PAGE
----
Source: The New York Times (www.nytimes.com), by Allan Ggerson
LONDON’S Royal Academy of Arts is drawing excited crowds with its exhibition “From Russia: French and Russian Master Paintings 1870-1925 From Moscow and St. Petersburg.” These 120 Impressionist and Modernist masterpieces couldn’t be shown, however, until Britain acceded to a very unusual condition: that Parliament enact special legislation providing complete immunity to Russia from anyone claiming ownership of these paintings, some of which were seized by the Communists during the Bolshevik Revolution.
Art lovers may be delighted to see artworks long held in secret by Russia, but the sad truth is that the British government and the Royal Academy are now complicit in the theft of private property. If other countries follow Britain’s lead and pass “immunity from seizure” legislation in the hopes of playing host to “From Russia” or similar shows, the results will be far more pernicious than anyone can imagine.
There is, after all, far more at stake than the paintings temporarily hanging in the Royal Academy. Still hidden within Russia are many of the great art treasures that disappeared from Soviet-occupied territory in Europe at the conclusion of World War II. That’s why Russian authorities demanded such extraordinary measures to protect these paintings in Britain. Even the possibility of a restitution case could open up that Pandora’s box, a trove of long-lost art valued by some experts at $15 billion, perhaps more.
Long before the war, Hitler planned underground storage facilities large enough to hold all the artwork the Nazis could systematically plunder from the great European museums and private collections across the continent.
What Hitler began, Stalin finished. From 1945 to 1948, vast trainloads of looted “trophy art” was delivered from areas “liberated” by Soviet troops. It was of no concern to Stalin that Russia had signed the 1907 Hague convention on Land Warfare, which prohibits the plunder of cultural property (it remains in force today). Nor did he care that the Soviets made repeated assurances during Allied conferences that they would respect such property.
Admittedly, some art treasures made their way back to the Britain, France and the United States. In 1945, the Army discovered, hidden in a salt mine in Central Germany, hundreds of paintings that once hung in the Kaiser Friedrich Museum in Berlin. When the art was shipped to America — the only known officially sanctioned transfer from the American zone of occupation — the result was a groundswell of criticism. The paintings were returned to Germany a few years later.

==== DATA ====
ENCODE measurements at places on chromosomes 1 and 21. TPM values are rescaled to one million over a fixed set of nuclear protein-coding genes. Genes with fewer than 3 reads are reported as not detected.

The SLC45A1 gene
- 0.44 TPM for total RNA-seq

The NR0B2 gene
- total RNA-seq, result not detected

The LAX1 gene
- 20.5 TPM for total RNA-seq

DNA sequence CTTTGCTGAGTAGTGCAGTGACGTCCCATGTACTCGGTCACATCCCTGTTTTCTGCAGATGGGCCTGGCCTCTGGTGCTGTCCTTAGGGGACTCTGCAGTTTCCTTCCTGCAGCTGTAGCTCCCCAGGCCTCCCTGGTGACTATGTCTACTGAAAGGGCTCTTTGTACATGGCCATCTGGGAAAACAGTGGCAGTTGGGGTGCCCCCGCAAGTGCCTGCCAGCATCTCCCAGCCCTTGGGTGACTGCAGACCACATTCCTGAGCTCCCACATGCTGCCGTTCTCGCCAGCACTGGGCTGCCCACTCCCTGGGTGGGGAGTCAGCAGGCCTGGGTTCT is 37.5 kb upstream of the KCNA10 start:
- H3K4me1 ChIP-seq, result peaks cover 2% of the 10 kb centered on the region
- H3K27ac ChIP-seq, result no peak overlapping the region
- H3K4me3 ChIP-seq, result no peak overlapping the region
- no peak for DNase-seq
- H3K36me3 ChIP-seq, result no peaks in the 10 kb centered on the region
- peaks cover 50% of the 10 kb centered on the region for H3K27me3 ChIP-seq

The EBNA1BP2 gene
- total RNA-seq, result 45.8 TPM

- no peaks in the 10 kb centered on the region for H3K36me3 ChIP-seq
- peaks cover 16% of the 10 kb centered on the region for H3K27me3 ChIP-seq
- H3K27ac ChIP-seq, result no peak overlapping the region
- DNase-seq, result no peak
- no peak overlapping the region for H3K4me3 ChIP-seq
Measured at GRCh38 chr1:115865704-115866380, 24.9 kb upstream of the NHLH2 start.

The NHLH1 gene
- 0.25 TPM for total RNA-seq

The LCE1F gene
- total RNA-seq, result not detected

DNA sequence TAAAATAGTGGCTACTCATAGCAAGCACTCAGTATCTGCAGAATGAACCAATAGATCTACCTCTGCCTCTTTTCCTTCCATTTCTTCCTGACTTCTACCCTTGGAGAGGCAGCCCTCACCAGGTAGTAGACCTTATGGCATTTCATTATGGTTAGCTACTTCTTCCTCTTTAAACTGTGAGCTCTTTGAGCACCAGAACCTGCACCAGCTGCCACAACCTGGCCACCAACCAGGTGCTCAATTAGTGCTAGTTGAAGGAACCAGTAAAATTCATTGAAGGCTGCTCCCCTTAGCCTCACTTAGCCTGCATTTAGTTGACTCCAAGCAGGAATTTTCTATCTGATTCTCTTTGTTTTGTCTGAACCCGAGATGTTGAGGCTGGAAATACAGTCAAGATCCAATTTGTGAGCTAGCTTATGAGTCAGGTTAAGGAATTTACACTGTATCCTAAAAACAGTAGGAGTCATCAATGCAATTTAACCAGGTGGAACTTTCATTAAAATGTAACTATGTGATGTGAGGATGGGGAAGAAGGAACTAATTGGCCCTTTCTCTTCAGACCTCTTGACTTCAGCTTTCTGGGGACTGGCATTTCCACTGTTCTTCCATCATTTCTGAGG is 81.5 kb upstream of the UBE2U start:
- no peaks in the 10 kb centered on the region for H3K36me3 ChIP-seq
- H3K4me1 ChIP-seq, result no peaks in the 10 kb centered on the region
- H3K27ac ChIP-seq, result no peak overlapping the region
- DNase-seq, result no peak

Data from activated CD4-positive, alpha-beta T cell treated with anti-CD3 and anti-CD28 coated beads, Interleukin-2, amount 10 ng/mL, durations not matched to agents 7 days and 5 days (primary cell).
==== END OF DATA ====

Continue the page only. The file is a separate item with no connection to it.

Of course, there were G.I.’s who brought home trophies of their own, including some very valuable items like the manuscripts from a church in Quedlinburg, Germany. But this was in contravention of United States policy, not in furtherance of it.
By contrast, the Soviet Union never returned the overwhelming majority of its twice-stolen Nazi treasures and for decades refused to acknowledge it even had them. In the 1950s, the Soviets did return over a million cultural pieces to East Germany — but millions more remain hidden away. Today, the few artworks Russia trickles out are, like the Royal Academy exhibition, offered only under the strictest conditions protecting the government from any claims by lawful owners.
Other European nations have enacted laws committing themselves to determine rightful ownership and act accordingly. But in 1998, Russia legalized its seizure of “war trophies,” justifying whatever artworks in its possession as “restitution in kind,” necessary to offset the plunder of the Soviet Union by the Nazis. But on this point international law is clear: where restitution is appropriate it must be done by means of bilateral or multilateral agreements, not unilateral actions.
The 1998 Russian law does make an exception for the property of Holocaust victims, or of others persecuted by Nazis because of race, religion or ethnic identity. There have, however, been practically no claims by Holocaust survivors or their families for the simple reason that Russia has not come forth with an honest accounting of what exactly it has. (Russian authorities did recently set up a Web site listing artworks and items looted by the Nazis from the Soviet Union during the war. Which is a far cry from a comprehensive inventory.)
Some people may believe that British acquiescence to Russian demands is the only way to bring stolen art out into the open, but governments that make shameless deals and museums that profit from these exhibitions only excuse Russia’s thefts. And moral and legal options are available: one need only think of the French-Israeli exhibition now hanging in Jerusalem, whose purpose is stated clearly in its title, “Looking for Owners: Custody, Research and Restitution of Art Stolen in France During World War II.”
Everyone, including Russia, stands to gain from a full and public disclosure of the privately owned cultural properties in Russia’s hidden repositories. Only then can a real accommodation be reached whereby Russia is credited for allowing the world and its own citizens to view these art treasures, and the rightful owners gain some measure of restitution or compensation.